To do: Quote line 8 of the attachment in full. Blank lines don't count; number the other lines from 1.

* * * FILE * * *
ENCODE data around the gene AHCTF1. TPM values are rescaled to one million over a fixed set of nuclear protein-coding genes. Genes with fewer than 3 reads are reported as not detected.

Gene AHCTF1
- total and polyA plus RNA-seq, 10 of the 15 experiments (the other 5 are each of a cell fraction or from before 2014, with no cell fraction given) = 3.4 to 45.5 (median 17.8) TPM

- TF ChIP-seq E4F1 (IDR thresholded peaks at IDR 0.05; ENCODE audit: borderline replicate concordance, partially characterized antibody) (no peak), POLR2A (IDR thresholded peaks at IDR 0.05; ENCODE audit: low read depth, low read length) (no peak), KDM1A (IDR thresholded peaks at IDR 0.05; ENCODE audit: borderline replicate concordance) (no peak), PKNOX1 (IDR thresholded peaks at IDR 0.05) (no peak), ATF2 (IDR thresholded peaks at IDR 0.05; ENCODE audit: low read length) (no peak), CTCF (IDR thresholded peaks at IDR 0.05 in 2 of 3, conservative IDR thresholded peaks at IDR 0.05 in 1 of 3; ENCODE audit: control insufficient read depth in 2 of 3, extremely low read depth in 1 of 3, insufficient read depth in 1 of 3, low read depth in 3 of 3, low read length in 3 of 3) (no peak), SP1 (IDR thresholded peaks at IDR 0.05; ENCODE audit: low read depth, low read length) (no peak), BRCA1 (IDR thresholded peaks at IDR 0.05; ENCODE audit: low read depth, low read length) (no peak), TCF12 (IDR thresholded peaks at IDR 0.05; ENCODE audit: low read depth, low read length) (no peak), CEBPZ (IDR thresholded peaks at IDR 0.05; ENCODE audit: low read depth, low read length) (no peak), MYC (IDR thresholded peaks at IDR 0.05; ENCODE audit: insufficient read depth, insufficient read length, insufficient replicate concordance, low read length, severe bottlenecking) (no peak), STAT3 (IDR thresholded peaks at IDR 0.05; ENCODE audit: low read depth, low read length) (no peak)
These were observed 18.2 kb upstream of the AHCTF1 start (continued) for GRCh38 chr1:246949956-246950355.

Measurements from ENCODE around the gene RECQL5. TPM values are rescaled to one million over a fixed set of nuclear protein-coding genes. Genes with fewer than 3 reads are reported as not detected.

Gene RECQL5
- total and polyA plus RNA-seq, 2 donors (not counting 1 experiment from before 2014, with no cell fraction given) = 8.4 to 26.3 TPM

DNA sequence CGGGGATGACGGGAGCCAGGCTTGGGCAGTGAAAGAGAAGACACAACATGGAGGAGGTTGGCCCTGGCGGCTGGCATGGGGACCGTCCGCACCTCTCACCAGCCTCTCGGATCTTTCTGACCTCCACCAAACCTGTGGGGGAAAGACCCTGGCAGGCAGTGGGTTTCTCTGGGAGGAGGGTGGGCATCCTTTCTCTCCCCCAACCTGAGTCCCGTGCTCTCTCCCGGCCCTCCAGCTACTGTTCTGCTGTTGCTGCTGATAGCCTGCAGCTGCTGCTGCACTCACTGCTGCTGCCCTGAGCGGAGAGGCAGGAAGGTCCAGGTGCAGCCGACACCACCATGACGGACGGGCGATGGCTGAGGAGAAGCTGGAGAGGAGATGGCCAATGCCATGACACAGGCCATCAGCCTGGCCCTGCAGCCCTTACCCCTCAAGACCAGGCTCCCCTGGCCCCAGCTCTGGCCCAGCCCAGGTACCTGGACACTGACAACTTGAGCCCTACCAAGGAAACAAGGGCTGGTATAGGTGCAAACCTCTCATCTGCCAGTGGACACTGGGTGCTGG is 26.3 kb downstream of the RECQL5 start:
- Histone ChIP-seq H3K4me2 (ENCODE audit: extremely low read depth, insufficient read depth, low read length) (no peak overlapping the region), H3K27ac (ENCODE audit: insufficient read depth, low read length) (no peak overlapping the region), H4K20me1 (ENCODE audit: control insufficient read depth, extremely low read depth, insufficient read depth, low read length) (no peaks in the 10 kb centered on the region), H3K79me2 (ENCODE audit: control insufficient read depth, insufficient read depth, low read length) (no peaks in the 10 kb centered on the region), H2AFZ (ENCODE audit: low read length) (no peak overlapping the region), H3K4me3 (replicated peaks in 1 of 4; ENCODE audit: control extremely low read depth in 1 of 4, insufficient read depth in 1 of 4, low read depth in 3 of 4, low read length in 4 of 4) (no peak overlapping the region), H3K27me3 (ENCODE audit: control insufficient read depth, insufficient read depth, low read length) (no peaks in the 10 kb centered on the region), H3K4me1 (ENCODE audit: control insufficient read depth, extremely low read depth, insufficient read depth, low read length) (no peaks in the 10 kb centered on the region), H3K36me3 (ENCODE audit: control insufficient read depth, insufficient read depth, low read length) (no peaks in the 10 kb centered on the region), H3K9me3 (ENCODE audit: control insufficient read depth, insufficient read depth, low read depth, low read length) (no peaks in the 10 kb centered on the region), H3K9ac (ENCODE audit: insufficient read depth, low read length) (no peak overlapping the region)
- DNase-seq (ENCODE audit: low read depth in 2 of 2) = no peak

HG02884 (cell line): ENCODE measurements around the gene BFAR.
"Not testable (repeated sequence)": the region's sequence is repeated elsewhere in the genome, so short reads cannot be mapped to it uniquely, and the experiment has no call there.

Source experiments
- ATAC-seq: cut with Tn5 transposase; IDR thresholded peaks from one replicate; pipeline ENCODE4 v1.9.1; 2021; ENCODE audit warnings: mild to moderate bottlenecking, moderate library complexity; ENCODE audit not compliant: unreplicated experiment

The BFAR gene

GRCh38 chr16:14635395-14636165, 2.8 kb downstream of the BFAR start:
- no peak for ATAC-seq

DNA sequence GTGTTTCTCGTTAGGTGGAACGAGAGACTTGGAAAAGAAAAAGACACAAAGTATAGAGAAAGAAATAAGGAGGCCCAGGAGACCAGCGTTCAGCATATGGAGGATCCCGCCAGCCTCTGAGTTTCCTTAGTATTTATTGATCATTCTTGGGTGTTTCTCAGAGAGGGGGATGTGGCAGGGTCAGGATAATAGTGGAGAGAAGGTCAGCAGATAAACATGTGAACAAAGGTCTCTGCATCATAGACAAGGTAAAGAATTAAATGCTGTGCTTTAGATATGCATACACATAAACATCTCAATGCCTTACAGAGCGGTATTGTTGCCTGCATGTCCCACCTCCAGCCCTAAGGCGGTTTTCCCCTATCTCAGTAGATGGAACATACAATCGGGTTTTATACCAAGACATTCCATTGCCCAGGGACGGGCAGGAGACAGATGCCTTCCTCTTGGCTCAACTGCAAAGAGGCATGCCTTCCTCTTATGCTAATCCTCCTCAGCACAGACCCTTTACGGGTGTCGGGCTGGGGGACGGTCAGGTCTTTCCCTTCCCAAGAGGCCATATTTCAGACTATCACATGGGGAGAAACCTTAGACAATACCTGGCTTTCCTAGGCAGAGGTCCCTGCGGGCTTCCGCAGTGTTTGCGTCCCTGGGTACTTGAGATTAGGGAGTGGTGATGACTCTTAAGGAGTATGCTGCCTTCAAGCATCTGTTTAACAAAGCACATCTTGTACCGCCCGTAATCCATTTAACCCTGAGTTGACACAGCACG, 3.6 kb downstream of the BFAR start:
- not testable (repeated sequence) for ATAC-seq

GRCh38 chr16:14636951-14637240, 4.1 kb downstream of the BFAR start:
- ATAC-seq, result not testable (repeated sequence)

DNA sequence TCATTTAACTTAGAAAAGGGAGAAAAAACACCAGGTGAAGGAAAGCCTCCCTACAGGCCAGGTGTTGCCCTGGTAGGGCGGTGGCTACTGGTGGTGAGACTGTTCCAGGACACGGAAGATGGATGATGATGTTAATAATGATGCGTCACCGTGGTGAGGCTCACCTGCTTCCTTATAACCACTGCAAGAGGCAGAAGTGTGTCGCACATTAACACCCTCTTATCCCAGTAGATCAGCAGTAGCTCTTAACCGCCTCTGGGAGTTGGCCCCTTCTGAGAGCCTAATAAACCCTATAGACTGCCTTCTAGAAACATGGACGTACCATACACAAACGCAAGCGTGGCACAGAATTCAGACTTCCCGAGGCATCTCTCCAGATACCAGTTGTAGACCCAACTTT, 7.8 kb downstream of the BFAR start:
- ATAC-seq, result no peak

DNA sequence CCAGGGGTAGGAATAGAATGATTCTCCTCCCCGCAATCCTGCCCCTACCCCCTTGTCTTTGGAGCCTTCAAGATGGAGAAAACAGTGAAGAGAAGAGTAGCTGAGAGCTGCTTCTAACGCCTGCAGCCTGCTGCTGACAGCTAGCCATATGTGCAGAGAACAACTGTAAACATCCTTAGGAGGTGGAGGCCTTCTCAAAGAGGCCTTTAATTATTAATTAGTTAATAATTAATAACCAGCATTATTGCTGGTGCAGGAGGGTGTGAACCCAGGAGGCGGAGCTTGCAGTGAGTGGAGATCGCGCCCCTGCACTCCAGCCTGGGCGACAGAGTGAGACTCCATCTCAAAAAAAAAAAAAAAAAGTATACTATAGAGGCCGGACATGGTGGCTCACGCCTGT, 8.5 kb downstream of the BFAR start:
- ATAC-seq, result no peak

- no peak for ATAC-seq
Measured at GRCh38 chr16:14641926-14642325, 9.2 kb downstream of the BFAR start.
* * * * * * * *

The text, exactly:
- total and polyA plus RNA-seq, 2 donors (not counting 1 experiment from before 2014, with no cell fraction given) = 8.4 to 26.3 TPM